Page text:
Sun Ra, one of the most extraordinary composers and bandleaders of the 20th Century, was born Herman Poole Blount in Bimingham, Alabama, on 22nd May 1914. From the 1950s, until his death in 1993, he led various combinations of musician in bands with various permutations of names involving the word Arkestra, such as the Blue Universe Arkestra and the Solar Myth Arkestra. He himself played keyboards, sometimes solo and sometimes with huge bands of over 30 musicians; his music touched on virtually the entire history of jazz, from ragtime to swing music, from bebop to free jazz. He was also one of the first musicians, in any genre to make extensive use of electronic keyboards.
He never achieved mainstream commercial success, but was a prolific recording artist with a cult following, partly fuelled by his outrageous claims to have been born not on Earth but on Saturn and the fact that much of his music was to do with space travel. Quoted in Jazziz magazine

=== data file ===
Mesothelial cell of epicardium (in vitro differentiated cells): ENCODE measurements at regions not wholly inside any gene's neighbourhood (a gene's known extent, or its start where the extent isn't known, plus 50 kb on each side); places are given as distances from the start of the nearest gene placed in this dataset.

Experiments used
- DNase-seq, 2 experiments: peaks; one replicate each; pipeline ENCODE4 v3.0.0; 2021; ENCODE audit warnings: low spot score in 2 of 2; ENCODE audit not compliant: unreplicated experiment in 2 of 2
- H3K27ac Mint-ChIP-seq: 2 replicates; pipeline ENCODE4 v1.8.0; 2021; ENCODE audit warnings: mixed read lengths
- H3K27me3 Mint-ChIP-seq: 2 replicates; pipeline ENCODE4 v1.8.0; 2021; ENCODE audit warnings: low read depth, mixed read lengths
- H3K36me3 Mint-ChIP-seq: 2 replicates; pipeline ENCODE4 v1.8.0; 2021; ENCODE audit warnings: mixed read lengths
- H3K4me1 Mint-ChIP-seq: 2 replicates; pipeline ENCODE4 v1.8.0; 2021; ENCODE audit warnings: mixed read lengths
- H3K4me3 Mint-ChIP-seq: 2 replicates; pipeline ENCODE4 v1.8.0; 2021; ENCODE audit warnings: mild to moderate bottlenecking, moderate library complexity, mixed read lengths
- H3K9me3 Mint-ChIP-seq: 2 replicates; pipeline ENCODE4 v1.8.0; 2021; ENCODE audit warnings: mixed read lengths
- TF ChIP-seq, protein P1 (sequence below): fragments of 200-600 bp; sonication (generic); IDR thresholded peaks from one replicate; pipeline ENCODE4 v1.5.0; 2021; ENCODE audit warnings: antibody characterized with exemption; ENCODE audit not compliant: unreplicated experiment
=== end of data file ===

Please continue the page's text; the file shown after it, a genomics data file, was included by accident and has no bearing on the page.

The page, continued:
They really thought I was some kind of kook with all my talk about outer space and the planets. I’m still talking about it, but governments are spending billions of dollars to go to Venus, Mars, and other planets, so it’s no longer kooky to talk about space
Quite. In fact, Sun Ra developed a complex performing identity based on his music, “cosmic” philosophy, and poetry. He abandoned his birth name, took on the persona of Sun Ra (Ra being the ancient Egyptian god of the sun), and often dressed in the style of an ancient Egyptian pharoah, as in the video clip. In other words, he was very odd.
However, although I admit Sun Ra’s music is eclectic, outrageous and sometimes downright mystifying, it also has a marvellous coherence to it maintained as his style evolved over four decades and is consistently imbued with a powerful sense of the Jazz tradition. In fact, I think Charlie Parker would have approved. I know I do! Anyway, whatever I think, the music of Sun Ra has withstood its skeptics and detractors for generations and long may it continue to do so. The world needs more of his kind.
Here’s a typically psychedelic number, Calling Planet Earth.